Where does the factor 1.3 for Vapp come from?

The approach speed Vapp is usually given as 1.3 * Vs0, or 1.3 times the stall speed in landing configuration.

Why 1.3? What created a consensus of 1.3 * Vs0 as the generally accepted textbook approach speed?

• I don't have time to pull proper research, but it's looking light it may just have been an arbitrary "130% of stall speed in the landing configuration", safety margin from 1941 Aviation Regs that got translated into 1.3 Vs0 in the next few years' editions and have stuck since. Commented Apr 20, 2019 at 4:33
• @ryan Mortensen thanks, very interesting! Commented Apr 20, 2019 at 13:44

1.3 Vso is not a universal rule even for the same plane. First is extra weight, which requires higher AOA for adequate lift at the same speed, or greater speed at the same AOA. Approach a little faster if heavy. Next is CG. If CG is near limits, a little extra speed will help aerodynamic trim as you slow down. Finally, there is weather. Gusting winds or wind gradient (head wind dropping as you near the ground) should make the pilot consider adding a few knots to approach speed as well.

The best policy is to do what is safe for your plane. A very slow plane that lands at 25 knots may be more like 1.5 or higher, especially on a windy day.

1.3 Vso is a fairly good approximation for a plane that stalls around 50 knots, approaching at 65 knots.

Another consideration in approach is safely banking in the pattern. Stall speed increases with bank angle as follows.

Load factor G = 1/(cos bank angle) Stall Speed (Accelerated) = Vs x Square Root G

For 30 degree bank: G = 1/.8662 = 1.155 (thought I had it here for a second!)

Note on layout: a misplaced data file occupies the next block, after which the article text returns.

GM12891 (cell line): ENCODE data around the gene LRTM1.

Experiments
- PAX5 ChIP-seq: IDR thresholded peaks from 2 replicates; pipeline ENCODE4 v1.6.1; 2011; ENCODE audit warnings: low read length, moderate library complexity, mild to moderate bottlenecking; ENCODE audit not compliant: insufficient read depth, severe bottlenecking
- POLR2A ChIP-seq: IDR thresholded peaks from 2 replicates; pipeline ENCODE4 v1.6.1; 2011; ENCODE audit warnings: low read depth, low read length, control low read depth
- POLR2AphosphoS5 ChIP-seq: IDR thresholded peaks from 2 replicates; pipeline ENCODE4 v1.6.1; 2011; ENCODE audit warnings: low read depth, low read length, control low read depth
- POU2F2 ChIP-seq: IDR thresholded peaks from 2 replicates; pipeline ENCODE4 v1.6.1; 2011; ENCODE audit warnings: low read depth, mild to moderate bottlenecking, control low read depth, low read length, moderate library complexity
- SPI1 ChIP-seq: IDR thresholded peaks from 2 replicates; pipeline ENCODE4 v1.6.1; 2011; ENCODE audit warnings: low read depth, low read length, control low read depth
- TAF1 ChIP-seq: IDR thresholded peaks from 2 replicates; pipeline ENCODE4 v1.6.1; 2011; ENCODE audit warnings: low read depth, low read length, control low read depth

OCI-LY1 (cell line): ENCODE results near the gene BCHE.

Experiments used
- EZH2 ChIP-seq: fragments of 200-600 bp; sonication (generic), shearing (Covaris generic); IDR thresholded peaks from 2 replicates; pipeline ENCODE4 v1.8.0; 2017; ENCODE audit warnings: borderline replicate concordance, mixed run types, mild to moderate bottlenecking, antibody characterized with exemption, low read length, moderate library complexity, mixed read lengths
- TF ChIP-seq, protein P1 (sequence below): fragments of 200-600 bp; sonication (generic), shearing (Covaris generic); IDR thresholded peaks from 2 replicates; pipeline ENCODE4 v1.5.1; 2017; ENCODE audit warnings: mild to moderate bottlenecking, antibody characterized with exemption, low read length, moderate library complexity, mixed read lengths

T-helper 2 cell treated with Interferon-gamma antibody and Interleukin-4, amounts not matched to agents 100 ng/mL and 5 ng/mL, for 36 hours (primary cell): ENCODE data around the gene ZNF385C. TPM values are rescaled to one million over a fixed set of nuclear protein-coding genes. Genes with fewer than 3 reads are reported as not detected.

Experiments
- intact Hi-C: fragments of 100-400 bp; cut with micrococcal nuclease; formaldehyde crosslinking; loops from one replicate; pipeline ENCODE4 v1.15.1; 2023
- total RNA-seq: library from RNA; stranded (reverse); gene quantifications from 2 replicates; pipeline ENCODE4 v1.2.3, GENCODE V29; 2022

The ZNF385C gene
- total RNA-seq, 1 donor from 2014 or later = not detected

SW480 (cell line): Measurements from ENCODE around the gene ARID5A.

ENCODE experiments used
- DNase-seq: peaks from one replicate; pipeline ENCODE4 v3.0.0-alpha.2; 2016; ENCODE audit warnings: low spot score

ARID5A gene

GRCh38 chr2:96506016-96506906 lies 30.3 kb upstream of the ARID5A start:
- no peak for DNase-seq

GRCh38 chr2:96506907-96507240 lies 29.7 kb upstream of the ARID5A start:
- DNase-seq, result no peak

Accelerated stall speed = Vs x 1.07

For 45 degree bank: G = 1/.7071 = 1.414 Accelerated stall speed = Vs x 1.18

For 60 degree bank: G = 1/.5000 = 2.000 Accelerated stall speed = Vs x 1.414

So we avoid steep turns in landing patterns as well! Yet another reason to add safety margin to approach speed.

• You aren't wrong, but you did not answer his question. Since, clearly, every situation is different as you've pointed out. Why is 1.3 the textbook number? Commented Apr 19, 2019 at 19:50
• Where do we get 1.3 is the OP's question. Commented Apr 19, 2019 at 22:34
• The "textbook" answer of either Vref or (1.3*Vs0) if Vref isn't published is found in the AIM. 5-4-7 first and second sentence regarding approach category of aircraft. Commented Apr 19, 2019 at 22:40
• Ok, I'll go with that and a NOTAM for people who approach slower than trainers such as the Cessna 172. See math in my edit, and thanks for getting me to dig a little more. Commented Apr 19, 2019 at 22:44
• Even that portion of the AIM does not explain -- Why 1.3? I would give my own answer, but I haven't because I don't know the answer to the specific, why?, question asked. Otherwise, I would be giving an opinion-based guess without documentation, which isn't appropriate for this format. Commented Apr 19, 2019 at 22:49